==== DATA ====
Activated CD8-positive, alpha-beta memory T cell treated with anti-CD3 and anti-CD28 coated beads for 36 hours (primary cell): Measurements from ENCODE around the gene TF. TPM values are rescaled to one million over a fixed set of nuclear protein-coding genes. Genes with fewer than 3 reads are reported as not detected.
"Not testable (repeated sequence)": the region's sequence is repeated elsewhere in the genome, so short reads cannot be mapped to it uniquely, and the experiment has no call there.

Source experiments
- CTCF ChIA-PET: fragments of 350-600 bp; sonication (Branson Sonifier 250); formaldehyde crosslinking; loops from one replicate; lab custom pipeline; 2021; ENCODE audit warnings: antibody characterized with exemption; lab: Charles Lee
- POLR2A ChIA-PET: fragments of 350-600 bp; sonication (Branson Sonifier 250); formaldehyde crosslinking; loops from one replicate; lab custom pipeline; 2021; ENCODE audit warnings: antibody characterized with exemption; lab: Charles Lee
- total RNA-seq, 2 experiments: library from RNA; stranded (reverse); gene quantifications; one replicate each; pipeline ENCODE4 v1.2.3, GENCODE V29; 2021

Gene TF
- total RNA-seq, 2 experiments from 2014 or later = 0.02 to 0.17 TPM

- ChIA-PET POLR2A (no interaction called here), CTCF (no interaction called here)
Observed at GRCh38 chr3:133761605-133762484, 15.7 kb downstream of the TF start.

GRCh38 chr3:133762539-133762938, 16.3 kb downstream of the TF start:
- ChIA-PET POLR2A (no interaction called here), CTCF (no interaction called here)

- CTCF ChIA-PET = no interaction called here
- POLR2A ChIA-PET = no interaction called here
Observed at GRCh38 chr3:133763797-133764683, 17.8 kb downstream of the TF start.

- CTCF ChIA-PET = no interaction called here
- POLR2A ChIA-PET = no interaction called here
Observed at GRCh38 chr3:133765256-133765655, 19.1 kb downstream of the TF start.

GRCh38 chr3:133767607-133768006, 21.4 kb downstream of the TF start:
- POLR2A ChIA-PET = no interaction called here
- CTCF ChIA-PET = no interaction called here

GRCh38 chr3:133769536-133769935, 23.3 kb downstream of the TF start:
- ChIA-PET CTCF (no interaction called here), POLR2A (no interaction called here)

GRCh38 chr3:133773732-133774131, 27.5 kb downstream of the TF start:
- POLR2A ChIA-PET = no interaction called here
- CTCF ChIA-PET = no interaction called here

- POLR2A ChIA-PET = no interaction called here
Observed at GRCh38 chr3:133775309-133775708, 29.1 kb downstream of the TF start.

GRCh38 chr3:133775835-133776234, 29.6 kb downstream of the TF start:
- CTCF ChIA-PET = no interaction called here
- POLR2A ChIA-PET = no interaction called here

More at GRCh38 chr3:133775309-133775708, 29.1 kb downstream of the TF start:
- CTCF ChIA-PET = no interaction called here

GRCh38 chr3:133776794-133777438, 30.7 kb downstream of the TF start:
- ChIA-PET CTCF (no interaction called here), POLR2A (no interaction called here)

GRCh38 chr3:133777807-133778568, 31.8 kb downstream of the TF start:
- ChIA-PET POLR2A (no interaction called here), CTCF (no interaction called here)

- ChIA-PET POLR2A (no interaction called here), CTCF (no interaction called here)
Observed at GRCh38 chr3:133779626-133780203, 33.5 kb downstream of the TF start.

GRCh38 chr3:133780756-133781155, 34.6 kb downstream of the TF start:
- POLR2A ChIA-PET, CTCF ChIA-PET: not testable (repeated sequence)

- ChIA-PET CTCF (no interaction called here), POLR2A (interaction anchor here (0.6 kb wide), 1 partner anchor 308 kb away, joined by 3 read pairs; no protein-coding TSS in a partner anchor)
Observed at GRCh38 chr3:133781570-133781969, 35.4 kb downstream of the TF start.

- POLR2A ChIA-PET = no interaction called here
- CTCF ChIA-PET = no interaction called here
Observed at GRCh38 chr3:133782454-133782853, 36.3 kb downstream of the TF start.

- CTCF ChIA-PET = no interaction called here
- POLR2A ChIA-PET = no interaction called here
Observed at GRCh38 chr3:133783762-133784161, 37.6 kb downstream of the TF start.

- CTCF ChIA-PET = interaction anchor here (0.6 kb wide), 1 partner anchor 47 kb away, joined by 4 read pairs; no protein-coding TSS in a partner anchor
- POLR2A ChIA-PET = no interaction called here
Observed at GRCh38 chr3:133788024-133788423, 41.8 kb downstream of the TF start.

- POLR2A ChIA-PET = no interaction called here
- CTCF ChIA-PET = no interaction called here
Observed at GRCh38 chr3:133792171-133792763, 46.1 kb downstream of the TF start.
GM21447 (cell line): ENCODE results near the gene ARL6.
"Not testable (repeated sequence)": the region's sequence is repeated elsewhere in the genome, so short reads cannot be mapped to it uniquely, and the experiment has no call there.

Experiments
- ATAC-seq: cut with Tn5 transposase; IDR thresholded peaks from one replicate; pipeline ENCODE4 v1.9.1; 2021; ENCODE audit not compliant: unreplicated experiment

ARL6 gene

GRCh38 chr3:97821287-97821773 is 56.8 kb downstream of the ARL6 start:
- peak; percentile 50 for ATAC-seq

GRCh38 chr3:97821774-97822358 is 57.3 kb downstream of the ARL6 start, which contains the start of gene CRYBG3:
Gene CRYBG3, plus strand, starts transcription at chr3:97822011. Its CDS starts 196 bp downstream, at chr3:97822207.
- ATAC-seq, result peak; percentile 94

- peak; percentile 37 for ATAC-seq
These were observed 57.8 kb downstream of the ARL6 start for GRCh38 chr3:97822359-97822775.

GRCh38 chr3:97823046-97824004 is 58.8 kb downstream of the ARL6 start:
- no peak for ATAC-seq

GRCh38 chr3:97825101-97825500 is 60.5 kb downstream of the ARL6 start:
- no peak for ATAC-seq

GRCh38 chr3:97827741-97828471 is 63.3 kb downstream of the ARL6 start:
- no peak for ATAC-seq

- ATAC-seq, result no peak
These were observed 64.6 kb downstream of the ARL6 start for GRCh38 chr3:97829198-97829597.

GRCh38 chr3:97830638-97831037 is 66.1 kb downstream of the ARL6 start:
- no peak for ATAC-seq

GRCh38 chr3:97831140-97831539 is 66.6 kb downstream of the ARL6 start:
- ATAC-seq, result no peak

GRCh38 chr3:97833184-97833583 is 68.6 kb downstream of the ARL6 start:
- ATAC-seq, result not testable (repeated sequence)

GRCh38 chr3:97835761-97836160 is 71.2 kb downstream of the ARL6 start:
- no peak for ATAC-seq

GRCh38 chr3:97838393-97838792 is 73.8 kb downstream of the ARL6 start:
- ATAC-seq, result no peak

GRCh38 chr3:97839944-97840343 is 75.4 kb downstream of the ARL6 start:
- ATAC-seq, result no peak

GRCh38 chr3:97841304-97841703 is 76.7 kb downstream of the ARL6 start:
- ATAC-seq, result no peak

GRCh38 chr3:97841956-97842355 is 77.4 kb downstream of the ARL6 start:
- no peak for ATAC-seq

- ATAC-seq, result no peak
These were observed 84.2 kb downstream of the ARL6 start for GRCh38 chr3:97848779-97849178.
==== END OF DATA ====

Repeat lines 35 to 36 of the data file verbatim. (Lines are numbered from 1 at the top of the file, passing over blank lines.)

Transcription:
- ChIA-PET CTCF (no interaction called here), POLR2A (no interaction called here)

GRCh38 chr3:133777807-133778568, 31.8 kb downstream of the TF start: